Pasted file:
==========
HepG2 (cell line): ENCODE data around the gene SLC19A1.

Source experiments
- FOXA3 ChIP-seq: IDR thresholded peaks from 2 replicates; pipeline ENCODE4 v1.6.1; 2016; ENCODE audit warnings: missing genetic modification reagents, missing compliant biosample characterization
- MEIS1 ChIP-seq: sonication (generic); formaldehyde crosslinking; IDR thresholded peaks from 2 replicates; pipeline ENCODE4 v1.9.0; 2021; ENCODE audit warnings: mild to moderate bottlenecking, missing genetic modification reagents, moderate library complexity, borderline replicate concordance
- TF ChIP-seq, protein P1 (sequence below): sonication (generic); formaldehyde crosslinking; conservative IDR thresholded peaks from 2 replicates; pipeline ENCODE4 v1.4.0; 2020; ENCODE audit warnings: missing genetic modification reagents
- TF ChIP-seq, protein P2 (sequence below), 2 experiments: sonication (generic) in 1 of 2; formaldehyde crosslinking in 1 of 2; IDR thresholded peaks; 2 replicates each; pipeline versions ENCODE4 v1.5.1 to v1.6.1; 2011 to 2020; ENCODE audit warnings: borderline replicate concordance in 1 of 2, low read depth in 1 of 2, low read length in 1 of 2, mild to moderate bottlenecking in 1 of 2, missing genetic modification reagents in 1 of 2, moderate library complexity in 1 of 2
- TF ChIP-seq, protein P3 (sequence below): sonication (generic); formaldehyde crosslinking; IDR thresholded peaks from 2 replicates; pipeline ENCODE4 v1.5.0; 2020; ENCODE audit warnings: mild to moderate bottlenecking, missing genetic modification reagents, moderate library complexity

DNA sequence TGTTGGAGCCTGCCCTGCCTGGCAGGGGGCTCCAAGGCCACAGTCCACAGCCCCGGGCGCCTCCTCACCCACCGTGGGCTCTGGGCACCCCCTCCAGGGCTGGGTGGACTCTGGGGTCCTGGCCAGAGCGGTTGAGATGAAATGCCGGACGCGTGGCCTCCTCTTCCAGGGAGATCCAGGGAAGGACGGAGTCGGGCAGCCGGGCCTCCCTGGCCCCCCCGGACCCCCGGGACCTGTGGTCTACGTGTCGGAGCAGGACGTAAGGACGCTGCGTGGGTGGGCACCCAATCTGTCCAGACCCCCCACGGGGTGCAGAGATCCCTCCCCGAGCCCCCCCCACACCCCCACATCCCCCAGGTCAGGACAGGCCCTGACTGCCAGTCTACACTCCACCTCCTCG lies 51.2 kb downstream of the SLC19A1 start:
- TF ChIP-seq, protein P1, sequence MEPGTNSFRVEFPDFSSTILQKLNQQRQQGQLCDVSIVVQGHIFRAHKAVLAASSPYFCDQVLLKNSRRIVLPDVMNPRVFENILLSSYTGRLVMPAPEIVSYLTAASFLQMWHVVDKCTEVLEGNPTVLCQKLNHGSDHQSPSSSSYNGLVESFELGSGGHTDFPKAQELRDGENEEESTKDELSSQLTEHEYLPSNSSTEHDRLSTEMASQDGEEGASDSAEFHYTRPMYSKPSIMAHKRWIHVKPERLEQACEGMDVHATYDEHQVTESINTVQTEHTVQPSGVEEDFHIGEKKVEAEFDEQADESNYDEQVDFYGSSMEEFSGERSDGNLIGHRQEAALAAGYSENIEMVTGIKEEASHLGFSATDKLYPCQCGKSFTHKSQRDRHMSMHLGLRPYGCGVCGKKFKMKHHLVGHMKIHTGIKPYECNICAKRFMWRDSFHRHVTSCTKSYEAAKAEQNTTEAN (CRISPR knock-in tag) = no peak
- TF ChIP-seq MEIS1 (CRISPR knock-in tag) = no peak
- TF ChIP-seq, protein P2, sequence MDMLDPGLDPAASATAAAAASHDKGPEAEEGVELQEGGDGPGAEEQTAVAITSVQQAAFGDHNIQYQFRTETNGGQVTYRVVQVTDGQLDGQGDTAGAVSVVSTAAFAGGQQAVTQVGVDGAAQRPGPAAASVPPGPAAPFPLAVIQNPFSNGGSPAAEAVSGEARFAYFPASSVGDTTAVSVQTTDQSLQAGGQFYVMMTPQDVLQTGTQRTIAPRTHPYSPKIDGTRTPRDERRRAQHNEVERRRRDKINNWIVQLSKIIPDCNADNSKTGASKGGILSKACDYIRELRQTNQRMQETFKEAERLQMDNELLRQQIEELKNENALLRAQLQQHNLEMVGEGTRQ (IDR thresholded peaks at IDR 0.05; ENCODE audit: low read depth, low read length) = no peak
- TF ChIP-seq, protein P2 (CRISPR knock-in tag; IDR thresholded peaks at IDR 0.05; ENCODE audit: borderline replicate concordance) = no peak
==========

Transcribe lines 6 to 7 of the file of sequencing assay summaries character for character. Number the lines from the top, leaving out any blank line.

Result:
- TF ChIP-seq, protein P2 (sequence below), 2 experiments: sonication (generic) in 1 of 2; formaldehyde crosslinking in 1 of 2; IDR thresholded peaks; 2 replicates each; pipeline versions ENCODE4 v1.5.1 to v1.6.1; 2011 to 2020; ENCODE audit warnings: borderline replicate concordance in 1 of 2, low read depth in 1 of 2, low read length in 1 of 2, mild to moderate bottlenecking in 1 of 2, missing genetic modification reagents in 1 of 2, moderate library complexity in 1 of 2
- TF ChIP-seq, protein P3 (sequence below): sonication (generic); formaldehyde crosslinking; IDR thresholded peaks from 2 replicates; pipeline ENCODE4 v1.5.0; 2020; ENCODE audit warnings: mild to moderate bottlenecking, missing genetic modification reagents, moderate library complexity